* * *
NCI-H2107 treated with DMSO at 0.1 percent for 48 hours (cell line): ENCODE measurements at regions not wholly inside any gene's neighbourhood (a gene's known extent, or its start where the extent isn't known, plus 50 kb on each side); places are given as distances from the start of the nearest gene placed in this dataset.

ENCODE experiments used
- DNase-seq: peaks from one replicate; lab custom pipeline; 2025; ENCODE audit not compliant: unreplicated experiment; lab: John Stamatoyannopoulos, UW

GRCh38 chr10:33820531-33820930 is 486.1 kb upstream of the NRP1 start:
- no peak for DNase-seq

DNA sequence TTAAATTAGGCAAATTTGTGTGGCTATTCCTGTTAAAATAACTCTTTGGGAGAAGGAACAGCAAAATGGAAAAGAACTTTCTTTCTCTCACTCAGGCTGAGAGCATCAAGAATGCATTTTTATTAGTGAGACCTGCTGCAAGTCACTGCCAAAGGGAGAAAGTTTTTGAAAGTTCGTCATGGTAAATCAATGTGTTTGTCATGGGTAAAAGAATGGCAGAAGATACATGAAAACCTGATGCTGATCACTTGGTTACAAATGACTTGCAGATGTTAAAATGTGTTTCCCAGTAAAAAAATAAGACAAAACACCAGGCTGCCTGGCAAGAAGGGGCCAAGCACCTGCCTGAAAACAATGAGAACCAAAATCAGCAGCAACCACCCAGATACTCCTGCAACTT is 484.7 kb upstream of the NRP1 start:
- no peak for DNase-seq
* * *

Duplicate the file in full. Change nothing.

NCI-H2107 treated with DMSO at 0.1 percent for 48 hours (cell line): ENCODE measurements at regions not wholly inside any gene's neighbourhood (a gene's known extent, or its start where the extent isn't known, plus 50 kb on each side); places are given as distances from the start of the nearest gene placed in this dataset.

ENCODE experiments used
- DNase-seq: peaks from one replicate; lab custom pipeline; 2025; ENCODE audit not compliant: unreplicated experiment; lab: John Stamatoyannopoulos, UW

GRCh38 chr10:33820531-33820930 is 486.1 kb upstream of the NRP1 start:
- no peak for DNase-seq

DNA sequence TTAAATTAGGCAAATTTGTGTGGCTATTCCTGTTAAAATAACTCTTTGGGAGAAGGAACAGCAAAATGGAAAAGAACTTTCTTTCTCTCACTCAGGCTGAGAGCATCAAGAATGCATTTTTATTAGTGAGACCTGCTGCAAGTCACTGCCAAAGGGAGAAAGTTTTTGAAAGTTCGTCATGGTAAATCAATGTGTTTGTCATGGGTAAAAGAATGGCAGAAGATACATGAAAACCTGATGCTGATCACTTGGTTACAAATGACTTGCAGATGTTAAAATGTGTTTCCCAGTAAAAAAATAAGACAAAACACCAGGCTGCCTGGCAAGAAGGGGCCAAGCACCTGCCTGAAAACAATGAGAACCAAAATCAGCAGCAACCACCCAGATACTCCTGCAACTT is 484.7 kb upstream of the NRP1 start:
- no peak for DNase-seq